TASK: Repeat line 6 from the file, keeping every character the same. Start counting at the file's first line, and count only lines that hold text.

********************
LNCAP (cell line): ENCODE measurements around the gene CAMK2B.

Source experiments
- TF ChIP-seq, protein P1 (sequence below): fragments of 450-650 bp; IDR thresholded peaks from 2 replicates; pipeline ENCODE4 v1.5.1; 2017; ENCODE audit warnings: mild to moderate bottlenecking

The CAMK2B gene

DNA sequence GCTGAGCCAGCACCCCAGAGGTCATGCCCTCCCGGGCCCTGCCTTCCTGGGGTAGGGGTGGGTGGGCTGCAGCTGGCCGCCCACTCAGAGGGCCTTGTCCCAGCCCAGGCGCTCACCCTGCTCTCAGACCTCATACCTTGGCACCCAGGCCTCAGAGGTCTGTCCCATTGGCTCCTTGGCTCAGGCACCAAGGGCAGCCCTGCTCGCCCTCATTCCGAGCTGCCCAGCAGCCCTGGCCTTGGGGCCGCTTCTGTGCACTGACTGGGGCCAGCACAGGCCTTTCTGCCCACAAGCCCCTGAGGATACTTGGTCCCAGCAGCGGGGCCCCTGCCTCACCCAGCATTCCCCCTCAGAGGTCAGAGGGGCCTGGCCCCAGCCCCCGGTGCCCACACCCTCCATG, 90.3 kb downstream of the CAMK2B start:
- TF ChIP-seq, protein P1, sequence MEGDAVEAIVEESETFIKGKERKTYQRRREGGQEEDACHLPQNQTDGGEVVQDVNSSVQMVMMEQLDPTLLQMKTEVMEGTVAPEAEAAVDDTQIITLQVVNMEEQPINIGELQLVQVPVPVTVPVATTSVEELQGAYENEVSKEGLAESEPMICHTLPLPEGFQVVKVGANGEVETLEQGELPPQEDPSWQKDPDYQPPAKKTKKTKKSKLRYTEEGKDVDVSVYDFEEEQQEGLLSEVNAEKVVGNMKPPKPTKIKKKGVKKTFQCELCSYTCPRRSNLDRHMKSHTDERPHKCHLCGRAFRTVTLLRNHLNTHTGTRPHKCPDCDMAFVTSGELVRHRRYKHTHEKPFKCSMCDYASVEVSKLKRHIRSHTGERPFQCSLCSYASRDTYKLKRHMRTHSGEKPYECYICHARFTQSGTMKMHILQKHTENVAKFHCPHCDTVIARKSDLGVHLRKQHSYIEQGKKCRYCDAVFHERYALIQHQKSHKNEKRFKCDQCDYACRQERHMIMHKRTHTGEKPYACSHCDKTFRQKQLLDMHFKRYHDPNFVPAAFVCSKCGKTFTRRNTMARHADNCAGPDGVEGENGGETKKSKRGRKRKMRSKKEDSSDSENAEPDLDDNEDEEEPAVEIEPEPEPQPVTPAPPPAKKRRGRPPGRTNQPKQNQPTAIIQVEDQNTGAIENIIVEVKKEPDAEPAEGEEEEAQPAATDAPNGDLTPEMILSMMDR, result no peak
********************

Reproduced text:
- TF ChIP-seq, protein P1, sequence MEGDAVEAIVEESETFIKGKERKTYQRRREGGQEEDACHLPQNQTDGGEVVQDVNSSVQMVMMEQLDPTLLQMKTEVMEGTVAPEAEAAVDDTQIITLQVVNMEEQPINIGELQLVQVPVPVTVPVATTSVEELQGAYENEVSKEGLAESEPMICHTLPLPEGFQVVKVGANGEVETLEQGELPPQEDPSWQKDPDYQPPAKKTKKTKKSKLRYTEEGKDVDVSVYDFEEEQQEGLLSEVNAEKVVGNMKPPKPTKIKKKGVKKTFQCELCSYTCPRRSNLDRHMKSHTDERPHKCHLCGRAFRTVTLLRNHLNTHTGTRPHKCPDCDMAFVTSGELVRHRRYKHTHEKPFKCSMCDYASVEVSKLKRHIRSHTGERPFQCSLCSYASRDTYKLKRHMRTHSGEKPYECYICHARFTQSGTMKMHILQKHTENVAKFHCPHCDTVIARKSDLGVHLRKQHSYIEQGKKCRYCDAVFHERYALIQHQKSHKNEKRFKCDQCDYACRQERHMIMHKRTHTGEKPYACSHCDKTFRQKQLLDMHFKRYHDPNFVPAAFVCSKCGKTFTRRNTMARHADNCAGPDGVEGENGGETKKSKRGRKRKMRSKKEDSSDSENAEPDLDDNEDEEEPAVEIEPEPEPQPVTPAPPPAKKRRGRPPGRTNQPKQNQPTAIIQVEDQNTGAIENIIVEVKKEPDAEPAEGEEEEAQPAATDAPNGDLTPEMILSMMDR, result no peak